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I was searching for a TRIAC to be used as part of a pre-charge circuit for large DC link capacitors, and found one (T435T-600FP) that is described as "snubberless". An on-line search did not find anything definitive, although it appears that they may be limited to three quadrant operation. For my application I will just be using the TRIAC with a zero-switching opto-TRIAC on the AC side of a FWB to precharge a 560 uF 350 VDC capacitor through a 100 ohm resistor (56 mSec TC), before closing a relay for operation.

It appears that the TRIAC has a minimum of 5.3 A/ms rating without snubber, and critical rate of rise of ON current of 50 A/us. I thought the snubber was more for dV/dt protection, which is listed as minimum 750 V/us (apparently without snubber). These specs probably are not important for my present application, but I'd like to know more in case I need to use a TRIAC where it may matter - perhaps for inductive loads like solenoids or motors.

Some relevant references:

https://www.st.com/en/thyristors-scr-and-ac-switches/standard-and-snubberless-triacs.html#documentation

https://www.st.com/resource/en/application_note/an4363-how-to-select-the-triac-acs-or-acst-that-fits-your-application-stmicroelectronics.pdf

(edit) A discussion about this, but with two differing opinions:

https://www.edaboard.com/threads/what-does-it-mean-if-a-triac-is-said-to-be-snubberless-in-its-datasheet.256415/

and

https://www.eevblog.com/forum/beginners/snubberless-triac/

Bottom line seems to be that a snubber is not needed for three quadrant operation, but term may be marketing hype.

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    \$\begingroup\$ I'm pretty sure you mean A/ms, amps per millisecond, not A/mS, amps per millisiemens (which would just be a weird way of writing kV). \$\endgroup\$
    – Hearth
    Sep 21, 2022 at 4:14

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It's many years since I've used a triac in a design, but I recall some triacs suffer from "latch on", caused by the fact that they are both current and voltage mode devices.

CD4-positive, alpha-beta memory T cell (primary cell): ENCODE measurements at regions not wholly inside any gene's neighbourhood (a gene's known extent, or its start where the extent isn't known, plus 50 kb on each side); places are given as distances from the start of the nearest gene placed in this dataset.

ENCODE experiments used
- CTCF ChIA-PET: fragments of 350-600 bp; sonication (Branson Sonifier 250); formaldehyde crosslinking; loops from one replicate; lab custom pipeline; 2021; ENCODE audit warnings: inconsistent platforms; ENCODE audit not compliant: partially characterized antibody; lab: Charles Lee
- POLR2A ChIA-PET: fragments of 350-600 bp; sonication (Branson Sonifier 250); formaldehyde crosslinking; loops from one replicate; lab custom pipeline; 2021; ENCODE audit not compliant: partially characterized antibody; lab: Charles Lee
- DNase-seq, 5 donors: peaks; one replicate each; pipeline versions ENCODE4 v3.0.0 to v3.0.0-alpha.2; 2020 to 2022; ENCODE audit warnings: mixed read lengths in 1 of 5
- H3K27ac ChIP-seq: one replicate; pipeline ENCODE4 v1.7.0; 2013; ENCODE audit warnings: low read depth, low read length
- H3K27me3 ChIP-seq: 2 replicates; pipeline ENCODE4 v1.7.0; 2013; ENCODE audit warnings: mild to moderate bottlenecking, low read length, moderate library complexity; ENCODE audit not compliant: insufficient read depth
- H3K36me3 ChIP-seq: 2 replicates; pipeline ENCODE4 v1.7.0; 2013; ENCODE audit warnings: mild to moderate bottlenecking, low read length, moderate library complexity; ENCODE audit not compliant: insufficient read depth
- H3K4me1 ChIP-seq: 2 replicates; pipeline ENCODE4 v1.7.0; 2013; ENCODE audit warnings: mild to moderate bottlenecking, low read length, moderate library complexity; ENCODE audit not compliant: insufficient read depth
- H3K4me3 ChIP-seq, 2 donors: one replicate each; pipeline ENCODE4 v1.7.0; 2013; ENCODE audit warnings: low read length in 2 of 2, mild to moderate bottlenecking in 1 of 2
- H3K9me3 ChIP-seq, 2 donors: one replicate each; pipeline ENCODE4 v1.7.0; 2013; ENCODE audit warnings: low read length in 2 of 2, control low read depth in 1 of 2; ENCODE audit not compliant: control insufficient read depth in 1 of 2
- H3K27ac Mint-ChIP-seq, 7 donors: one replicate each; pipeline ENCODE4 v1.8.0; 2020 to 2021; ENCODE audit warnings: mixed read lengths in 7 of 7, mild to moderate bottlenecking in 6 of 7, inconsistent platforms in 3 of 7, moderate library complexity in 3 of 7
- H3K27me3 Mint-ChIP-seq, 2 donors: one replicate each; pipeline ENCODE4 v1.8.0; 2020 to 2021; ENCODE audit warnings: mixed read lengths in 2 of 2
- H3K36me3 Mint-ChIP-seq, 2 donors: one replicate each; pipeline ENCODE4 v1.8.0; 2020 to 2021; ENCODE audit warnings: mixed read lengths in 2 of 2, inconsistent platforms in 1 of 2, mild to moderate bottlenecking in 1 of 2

They turn on and then never turn off if there is a large enough phase shift between the current and voltage across the load terminals and the current and voltage on the gate terminals, e.g. caused by a largely inductive load. An RC (or RLC) snubber network is commonly used to correct for this.

Another issue is the large voltage transients caused by inductive loads disconnecting suddenly (e.g. through commutation) the R in the snubber helps consume part of that energy.

See ST Application Note AN437 for a better explanation.

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  • \$\begingroup\$ That application note was very helpful. I'd accept your answer, but it does not definitively provide the definition of a "snubberless" triac. The datasheet for the ST Z01 triac mentioned in the article has a minimum dV/dt of 10/20/50/100 V/us depending on part number suffix (Z0103 is 10 V/us), whereas the snubberless triac I found has 750 V/uSec, so I think it means that the snubber is usually not required. \$\endgroup\$
    – PStechPaul
    Sep 22, 2022 at 5:13
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    \$\begingroup\$ I did not want to define snubberless as I think it's a marketing ploy. Surely it depends on the application over all operating conditions? \$\endgroup\$
    – Jay M
    Sep 22, 2022 at 12:50

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